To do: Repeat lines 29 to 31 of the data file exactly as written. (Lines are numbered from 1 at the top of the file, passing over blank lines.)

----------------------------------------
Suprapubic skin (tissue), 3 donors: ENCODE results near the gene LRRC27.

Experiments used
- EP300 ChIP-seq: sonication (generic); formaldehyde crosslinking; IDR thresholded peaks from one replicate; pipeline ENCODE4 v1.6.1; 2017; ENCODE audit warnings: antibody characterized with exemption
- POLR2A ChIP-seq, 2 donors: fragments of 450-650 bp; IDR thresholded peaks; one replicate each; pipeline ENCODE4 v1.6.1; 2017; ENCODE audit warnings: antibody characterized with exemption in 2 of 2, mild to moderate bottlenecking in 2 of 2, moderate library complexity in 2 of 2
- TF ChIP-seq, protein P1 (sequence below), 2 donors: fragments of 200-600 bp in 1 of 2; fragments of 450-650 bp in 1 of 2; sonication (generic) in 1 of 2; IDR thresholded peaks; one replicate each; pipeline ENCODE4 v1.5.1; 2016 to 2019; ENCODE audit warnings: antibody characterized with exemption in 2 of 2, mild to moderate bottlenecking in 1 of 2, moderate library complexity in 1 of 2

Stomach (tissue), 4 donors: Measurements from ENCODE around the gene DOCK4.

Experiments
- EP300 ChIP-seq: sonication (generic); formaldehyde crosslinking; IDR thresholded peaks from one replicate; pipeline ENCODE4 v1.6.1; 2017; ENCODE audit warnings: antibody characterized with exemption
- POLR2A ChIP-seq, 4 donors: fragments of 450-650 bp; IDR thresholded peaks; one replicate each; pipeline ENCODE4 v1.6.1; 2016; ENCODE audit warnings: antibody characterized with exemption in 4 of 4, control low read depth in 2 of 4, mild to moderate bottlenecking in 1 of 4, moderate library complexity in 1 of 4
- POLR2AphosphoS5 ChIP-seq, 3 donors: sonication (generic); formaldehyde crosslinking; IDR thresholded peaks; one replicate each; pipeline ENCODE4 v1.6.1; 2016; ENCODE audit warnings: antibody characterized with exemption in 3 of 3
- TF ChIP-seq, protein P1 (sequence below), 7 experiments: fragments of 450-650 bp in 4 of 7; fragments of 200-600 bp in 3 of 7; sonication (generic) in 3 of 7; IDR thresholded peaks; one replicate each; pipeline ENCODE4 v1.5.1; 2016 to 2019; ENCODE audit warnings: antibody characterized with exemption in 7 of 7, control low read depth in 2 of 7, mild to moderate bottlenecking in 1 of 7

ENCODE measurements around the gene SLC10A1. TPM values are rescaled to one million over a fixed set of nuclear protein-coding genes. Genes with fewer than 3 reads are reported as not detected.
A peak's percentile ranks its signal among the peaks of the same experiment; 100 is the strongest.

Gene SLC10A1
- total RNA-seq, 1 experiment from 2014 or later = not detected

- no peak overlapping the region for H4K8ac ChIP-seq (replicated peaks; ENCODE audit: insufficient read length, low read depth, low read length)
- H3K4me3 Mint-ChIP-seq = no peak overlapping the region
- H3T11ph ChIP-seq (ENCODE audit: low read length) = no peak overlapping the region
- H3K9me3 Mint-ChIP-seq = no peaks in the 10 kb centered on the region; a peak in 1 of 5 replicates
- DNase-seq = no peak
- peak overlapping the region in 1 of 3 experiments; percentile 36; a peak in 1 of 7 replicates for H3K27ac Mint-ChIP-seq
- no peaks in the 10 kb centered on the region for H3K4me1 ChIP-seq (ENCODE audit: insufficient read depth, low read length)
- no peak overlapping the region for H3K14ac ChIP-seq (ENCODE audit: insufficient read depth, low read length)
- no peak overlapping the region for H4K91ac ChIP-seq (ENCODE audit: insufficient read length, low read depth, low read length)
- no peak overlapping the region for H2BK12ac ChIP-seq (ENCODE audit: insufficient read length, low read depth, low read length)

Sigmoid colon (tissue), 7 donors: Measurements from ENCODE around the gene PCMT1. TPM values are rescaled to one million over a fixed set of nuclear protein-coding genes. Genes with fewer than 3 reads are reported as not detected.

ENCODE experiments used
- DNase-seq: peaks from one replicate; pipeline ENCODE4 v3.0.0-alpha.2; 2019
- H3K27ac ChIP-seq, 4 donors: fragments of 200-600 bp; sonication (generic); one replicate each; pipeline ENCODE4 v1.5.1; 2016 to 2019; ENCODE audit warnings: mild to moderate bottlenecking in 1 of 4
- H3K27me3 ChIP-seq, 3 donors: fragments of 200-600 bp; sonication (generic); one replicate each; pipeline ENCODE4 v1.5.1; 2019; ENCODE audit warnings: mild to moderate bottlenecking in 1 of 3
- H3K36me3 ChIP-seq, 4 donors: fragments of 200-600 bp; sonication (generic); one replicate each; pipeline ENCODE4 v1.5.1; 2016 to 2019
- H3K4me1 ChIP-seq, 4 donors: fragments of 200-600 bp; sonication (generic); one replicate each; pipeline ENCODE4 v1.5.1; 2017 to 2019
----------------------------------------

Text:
- H3K27ac ChIP-seq, 4 donors: fragments of 200-600 bp; sonication (generic); one replicate each; pipeline ENCODE4 v1.5.1; 2016 to 2019; ENCODE audit warnings: mild to moderate bottlenecking in 1 of 4
- H3K27me3 ChIP-seq, 3 donors: fragments of 200-600 bp; sonication (generic); one replicate each; pipeline ENCODE4 v1.5.1; 2019; ENCODE audit warnings: mild to moderate bottlenecking in 1 of 3
- H3K36me3 ChIP-seq, 4 donors: fragments of 200-600 bp; sonication (generic); one replicate each; pipeline ENCODE4 v1.5.1; 2016 to 2019